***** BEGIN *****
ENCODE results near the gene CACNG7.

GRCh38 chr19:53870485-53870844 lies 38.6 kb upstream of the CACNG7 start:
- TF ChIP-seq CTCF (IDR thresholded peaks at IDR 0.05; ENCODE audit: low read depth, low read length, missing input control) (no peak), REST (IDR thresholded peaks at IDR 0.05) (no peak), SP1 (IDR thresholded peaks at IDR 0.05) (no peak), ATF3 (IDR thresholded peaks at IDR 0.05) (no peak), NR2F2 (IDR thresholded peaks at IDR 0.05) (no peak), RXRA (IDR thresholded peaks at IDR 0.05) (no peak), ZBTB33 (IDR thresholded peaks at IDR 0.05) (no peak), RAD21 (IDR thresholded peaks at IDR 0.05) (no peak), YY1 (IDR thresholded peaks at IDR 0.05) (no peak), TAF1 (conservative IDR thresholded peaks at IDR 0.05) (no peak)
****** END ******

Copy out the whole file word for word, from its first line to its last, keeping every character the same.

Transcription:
ENCODE results near the gene CACNG7.

GRCh38 chr19:53870485-53870844 lies 38.6 kb upstream of the CACNG7 start:
- TF ChIP-seq CTCF (IDR thresholded peaks at IDR 0.05; ENCODE audit: low read depth, low read length, missing input control) (no peak), REST (IDR thresholded peaks at IDR 0.05) (no peak), SP1 (IDR thresholded peaks at IDR 0.05) (no peak), ATF3 (IDR thresholded peaks at IDR 0.05) (no peak), NR2F2 (IDR thresholded peaks at IDR 0.05) (no peak), RXRA (IDR thresholded peaks at IDR 0.05) (no peak), ZBTB33 (IDR thresholded peaks at IDR 0.05) (no peak), RAD21 (IDR thresholded peaks at IDR 0.05) (no peak), YY1 (IDR thresholded peaks at IDR 0.05) (no peak), TAF1 (conservative IDR thresholded peaks at IDR 0.05) (no peak)